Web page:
The Brothers Karamazov by Fyodor Dostoyevsky

Written by Gracie Cooper. Posted in Books

The book is often acclaimed as one of the best novels ever written, from a very good reason: it really is. But, surprisingly, its incredible influence doesn’t come from being a perfect novel, but because of its small imperfections. We could say that it is rushed here and there, or even unfinished, and this is just what makes it magnificent – it is imperfect, like the characters it describes. Fyodor Dostoyevsky’s heroes live in intensity, are so real that the novel itself might well be a historical treatise about real people who lived, loved, suffered and died.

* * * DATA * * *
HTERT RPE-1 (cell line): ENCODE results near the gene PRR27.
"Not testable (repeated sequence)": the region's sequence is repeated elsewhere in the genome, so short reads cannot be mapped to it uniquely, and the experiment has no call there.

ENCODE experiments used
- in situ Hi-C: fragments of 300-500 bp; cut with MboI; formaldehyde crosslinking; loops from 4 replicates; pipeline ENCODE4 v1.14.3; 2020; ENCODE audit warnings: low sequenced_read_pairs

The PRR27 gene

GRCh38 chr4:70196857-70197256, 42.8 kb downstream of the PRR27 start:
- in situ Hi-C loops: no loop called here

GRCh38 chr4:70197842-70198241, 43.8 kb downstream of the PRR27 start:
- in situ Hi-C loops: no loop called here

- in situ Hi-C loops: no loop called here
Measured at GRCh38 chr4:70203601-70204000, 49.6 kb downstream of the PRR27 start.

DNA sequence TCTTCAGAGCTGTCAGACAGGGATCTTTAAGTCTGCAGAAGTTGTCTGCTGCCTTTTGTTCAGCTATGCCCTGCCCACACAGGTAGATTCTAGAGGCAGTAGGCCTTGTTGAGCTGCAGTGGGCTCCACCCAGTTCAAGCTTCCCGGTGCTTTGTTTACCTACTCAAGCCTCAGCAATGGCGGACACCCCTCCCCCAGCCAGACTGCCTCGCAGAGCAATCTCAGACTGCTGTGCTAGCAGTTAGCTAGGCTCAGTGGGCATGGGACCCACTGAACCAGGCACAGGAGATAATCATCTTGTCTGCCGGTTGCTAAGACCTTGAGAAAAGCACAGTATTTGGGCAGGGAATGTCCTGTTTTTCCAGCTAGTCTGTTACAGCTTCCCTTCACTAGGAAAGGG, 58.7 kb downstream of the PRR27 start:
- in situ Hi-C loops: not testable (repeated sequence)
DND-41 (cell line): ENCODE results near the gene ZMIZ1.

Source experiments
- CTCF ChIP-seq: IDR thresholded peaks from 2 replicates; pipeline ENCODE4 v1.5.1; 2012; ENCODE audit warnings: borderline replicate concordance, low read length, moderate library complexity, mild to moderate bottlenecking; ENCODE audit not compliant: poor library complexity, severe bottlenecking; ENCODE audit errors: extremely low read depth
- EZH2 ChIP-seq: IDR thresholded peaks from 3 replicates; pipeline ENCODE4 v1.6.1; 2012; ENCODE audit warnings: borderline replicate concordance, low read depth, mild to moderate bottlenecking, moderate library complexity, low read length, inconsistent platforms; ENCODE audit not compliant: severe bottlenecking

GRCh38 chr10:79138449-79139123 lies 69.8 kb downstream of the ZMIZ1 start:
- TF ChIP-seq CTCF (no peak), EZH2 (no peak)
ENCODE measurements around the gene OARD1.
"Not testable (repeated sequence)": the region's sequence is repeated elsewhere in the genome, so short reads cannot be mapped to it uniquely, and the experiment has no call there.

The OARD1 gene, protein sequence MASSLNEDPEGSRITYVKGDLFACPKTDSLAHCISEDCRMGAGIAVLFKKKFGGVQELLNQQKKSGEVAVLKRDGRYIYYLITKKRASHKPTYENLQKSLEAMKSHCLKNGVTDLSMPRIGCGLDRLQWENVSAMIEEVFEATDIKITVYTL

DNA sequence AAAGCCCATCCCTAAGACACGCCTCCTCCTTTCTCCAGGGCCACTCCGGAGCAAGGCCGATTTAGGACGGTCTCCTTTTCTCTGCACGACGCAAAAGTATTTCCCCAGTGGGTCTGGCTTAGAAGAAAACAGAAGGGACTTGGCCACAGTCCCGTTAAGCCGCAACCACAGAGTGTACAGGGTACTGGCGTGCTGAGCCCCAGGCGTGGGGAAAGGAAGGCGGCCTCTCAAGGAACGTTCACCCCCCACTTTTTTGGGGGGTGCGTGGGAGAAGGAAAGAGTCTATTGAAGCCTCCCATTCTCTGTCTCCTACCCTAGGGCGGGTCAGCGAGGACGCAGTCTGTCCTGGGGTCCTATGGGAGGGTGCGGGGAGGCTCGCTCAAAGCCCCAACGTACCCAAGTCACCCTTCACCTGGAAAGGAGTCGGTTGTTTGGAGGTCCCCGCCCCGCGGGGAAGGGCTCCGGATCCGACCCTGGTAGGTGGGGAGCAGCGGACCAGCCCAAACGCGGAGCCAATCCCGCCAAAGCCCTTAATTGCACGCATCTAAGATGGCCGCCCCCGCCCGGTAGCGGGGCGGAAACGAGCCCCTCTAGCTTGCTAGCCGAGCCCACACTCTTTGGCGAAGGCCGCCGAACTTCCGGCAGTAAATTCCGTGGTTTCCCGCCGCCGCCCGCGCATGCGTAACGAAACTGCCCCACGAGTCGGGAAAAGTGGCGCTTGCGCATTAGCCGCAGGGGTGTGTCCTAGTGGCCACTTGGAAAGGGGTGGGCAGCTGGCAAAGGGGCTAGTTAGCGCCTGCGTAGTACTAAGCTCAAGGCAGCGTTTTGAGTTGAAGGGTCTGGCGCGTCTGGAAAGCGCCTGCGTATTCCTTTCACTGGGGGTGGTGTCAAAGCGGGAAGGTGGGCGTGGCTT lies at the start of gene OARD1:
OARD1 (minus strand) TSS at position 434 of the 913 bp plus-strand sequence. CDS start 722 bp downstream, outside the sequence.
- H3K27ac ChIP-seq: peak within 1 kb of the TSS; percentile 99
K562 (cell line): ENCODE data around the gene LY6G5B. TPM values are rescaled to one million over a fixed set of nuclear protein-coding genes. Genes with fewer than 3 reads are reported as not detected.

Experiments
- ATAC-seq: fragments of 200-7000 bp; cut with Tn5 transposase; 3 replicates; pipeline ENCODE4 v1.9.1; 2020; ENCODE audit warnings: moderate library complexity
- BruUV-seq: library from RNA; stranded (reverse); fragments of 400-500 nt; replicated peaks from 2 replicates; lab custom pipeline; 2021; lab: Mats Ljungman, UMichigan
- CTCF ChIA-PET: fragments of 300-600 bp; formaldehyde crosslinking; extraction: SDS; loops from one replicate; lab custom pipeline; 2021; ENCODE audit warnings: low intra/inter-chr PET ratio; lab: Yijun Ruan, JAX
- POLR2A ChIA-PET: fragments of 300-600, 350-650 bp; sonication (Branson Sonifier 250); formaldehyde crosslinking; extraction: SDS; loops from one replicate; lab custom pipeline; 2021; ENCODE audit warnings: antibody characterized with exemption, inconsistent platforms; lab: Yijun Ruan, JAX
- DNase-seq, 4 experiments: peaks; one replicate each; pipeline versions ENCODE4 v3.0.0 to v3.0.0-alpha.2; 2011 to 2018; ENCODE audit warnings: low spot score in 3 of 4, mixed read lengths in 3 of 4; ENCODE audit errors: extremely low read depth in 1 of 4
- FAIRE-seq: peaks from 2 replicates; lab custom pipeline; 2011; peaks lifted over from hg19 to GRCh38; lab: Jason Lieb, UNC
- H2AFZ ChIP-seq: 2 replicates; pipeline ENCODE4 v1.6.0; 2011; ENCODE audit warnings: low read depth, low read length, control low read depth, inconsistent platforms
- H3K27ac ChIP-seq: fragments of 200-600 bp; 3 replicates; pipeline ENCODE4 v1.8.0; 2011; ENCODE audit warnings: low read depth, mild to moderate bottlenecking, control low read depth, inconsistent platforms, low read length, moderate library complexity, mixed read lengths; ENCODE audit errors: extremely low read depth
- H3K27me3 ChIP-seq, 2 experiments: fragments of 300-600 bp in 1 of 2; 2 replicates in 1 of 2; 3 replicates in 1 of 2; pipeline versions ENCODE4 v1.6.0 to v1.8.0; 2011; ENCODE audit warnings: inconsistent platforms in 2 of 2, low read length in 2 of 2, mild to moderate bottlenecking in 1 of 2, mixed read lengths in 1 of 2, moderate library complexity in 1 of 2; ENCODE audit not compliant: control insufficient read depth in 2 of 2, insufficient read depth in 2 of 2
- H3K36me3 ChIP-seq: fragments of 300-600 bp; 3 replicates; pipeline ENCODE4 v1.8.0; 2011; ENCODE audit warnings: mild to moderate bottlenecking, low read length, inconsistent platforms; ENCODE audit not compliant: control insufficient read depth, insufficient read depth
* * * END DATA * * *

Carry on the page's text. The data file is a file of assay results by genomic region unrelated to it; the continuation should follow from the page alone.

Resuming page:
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But the most important quality of The Brothers Karamazov is probably its accessibility. One hundred and thirty years after its writing the novel remained as relevant, because it deals with universal themes such as morality, free will or the existence of God and makes it with a subtle humor and a remarkable enthusiasm.

The Brothers Karamazov proves to be conclusive in terms of both the perspective of the author’s worldview, and from the artistic point of view.